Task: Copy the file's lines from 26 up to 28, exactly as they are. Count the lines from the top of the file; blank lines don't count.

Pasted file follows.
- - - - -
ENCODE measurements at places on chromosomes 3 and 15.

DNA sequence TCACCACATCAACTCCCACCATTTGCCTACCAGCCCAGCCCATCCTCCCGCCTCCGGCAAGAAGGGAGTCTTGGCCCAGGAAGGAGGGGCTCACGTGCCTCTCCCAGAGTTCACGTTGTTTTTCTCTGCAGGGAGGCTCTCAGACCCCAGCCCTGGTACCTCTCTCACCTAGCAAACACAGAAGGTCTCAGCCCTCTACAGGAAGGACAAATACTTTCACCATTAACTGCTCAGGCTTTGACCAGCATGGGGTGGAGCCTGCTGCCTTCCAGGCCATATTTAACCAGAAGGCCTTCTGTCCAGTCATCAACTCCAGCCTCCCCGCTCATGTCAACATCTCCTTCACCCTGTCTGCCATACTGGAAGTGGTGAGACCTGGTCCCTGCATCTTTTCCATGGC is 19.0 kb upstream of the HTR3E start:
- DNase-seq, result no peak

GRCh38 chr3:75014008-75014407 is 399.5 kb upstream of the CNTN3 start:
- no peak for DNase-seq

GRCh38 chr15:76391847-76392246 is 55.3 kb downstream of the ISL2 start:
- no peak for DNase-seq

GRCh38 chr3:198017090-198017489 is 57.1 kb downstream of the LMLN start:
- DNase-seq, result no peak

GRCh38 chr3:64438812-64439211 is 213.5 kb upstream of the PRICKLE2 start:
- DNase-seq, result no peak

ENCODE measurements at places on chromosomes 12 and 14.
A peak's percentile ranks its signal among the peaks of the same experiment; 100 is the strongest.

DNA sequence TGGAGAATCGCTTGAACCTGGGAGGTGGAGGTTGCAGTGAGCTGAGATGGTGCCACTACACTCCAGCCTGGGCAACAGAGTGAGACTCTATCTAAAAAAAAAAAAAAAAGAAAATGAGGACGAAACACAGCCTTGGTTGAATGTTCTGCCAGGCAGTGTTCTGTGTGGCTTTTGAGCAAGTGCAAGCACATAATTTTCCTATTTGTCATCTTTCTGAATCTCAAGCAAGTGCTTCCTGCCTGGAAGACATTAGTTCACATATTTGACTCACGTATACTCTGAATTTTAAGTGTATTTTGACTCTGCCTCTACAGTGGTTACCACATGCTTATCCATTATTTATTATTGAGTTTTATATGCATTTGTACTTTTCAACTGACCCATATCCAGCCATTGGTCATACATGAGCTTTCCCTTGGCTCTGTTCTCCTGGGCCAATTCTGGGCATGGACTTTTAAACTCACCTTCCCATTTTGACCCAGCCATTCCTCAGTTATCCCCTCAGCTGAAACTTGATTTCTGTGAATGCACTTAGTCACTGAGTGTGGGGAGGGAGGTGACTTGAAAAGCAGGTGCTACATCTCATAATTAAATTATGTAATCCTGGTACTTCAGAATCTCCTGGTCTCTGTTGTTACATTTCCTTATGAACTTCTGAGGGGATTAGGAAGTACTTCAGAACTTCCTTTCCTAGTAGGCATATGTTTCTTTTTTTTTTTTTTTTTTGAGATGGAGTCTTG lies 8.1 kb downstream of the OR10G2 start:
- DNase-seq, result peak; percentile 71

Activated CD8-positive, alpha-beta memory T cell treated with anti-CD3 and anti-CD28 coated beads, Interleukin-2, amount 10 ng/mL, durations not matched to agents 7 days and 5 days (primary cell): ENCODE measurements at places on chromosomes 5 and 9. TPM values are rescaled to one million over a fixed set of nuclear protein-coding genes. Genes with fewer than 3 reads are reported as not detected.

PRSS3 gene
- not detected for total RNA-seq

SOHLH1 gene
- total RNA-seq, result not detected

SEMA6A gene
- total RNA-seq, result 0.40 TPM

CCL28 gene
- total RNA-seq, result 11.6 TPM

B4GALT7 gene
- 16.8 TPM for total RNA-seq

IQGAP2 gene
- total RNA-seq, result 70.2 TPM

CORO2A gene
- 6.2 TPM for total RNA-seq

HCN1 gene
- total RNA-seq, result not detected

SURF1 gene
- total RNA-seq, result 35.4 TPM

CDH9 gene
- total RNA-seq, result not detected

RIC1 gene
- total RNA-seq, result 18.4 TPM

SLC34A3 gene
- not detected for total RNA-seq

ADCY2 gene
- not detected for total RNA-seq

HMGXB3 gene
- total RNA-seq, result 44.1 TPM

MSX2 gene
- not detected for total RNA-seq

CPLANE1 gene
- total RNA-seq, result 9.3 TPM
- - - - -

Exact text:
- 16.8 TPM for total RNA-seq

IQGAP2 gene
- total RNA-seq, result 70.2 TPM